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Table 8 Non-classified names

From: In search of traces of the mandrake myth: the historical, and ethnobotanical roots of its vernacular names

Language Name Ethnic transcription Meaning Selected references
Arabic [labbāḥ] لبّاح (a variant of Luffāḥ) [“makes a man brave”] (A hint for a potent man?) [86: 107] (Arabia, 9th c.); [85, II: 449,774] (Andalusia, 11th c.)
Arabic [maġd]    [86: 107] (Arabia, 9th c.);
[85, II: 774] (Andalusia, 11th c.); [140: 1219]
Arabic [šuğğāˁ] شُجّاع [“brave”] (A hint for a potent man?) [168, I: 250]; [164: 114] (Palestine)
Basque urrillo, urrilo,
urriloa,urriola
   [66]
Berber [tāryāl, taralya]    [85, II: 774] (Andalusia, 9-11th c.); [203: 213]; [204: 257](Morocco)
Berber [ḥabb alʔilb,
ḥabb attaʔlīf]
  “wild” seeds [85, II: 774] (Andalusia, 9-11th c.)
Catalan albalarosa    [84: 351]
Chinese [茄参属] qie shen shu Qie 茄 in Chinese is
Solanaceae (refers to plants in this family), 参 is suggesting a fat root or stem
underground, like that of Ginseng
[205]
Greek [diámorfos] διάμορφος [“double-formed; endued with various forms”] [45: IV,75]
Greek [emionás] ἡμιονάς [“mule’s plant”] (may be due to the use of mules to eradicate the plant?) [45: IV,75]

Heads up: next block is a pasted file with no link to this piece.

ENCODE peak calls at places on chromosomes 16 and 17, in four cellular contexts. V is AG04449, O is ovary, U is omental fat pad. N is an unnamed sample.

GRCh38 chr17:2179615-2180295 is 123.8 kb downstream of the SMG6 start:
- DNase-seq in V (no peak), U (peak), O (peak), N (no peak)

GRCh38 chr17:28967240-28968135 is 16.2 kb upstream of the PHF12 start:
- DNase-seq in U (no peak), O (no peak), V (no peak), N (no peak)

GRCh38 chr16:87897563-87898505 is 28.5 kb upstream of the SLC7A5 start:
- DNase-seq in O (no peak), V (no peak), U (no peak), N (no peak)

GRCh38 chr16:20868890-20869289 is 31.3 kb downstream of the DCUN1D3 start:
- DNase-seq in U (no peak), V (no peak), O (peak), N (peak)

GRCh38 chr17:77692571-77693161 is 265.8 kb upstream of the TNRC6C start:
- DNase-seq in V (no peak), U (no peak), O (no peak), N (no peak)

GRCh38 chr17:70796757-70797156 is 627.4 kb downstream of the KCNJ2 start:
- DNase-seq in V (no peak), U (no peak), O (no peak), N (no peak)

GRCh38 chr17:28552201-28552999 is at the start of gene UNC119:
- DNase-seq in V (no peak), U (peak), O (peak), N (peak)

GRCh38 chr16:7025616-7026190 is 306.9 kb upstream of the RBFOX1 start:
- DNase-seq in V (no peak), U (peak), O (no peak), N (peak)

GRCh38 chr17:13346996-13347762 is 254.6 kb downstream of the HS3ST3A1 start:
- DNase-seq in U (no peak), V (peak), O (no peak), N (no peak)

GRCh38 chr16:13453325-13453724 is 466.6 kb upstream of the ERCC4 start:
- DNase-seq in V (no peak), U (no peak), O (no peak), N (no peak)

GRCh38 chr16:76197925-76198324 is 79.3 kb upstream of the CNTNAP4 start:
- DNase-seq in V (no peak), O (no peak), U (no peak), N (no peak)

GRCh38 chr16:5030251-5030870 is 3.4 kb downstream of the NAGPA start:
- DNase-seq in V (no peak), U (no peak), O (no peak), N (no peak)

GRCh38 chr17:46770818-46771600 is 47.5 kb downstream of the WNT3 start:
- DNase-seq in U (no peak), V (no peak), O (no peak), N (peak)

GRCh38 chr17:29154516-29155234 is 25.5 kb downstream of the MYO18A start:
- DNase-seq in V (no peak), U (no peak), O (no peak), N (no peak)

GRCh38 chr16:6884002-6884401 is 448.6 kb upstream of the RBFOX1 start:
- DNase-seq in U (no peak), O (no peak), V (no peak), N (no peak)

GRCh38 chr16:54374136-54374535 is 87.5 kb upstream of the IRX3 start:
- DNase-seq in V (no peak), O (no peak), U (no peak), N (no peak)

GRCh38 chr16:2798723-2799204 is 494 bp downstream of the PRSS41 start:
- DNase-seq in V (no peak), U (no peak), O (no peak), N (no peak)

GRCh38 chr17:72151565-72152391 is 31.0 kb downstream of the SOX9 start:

Greek [kalánthropos]/
[kalanthropáki]
καλάνθρωπος/
Καλανθρωπάκι
[“good man”] (euphemistic name) / [diminutive
for “kalánthropos”]
[121: 357] (Cyprus); [62: 600]; [58]; [206: 78–79]; [59: 429]
Greek [kalanthropári]/
[kalanthropárin]
καλανθρωπάρι /
Καλανθρωπάριν
[“good-man shaped”] (euphemistic name); [diminutive for “kalánthropos”]/
[“good -man (shaped)”] (euphemistic name); [diminutive for “kalánthropos”]
[121: 357] (Cyprus); [206: 78–79] (Cyprus); [62: 600]; [58: 509] (Greece)
Greek [kaláthreptos] καλάθρεπτος [“well-fed”] name probably based on the plant’s fat roots (see also the name arkánthropos above) [206: 78–79]
Greek [kaláthrepos] καλάθρεπος Corrupted from “kalánthropos” or “kaláthreptos” [59: 436]
Greek [skalánthropos] σκαλάνθρωπος [“good man”; “wooden man”] [59: 431]
Greek [tátoulas] τάτουλας Besides mandrake, also Datura stramonium, Solanum nigrum and Atropa belladonna. Seems to be a corrupted form of “Datura.” [59: 431]
Latin aperium    [45: IV,75]
Polish nasik   May be related to the seeds? [12: 164]
Serbo-Croatian [dliskva] Длиcквa Word without meaning; “liska” means leaf; probably “d” as “do” meaning near; thus the word could refer to the importance of the part near to the leaf, i.e., the root, since mandrake is stemless, or the importance of a fruit [71: 20]
Spanish vilanera, vinanera   [“vinegar-taste plant”] [66]; [72: 585]
Spanish vinagrera   [“vinegar-taste plant”] [66]
Syriac (Eastern Aramaic) bnat ganē   name for the mandrake’s fruit [186, III: 193]
Turkish at elması   [“horse’s apple”] [73: 107]; [123: 21]
Turkish bendavleo    [41: 124] (North Cyprus)
Turkish hacılar otu   [“pilgrim’s plant”] [123: 21]; [28: 71]
Turkish hacı otu   [“pilgrim’s plant”] [73: 107]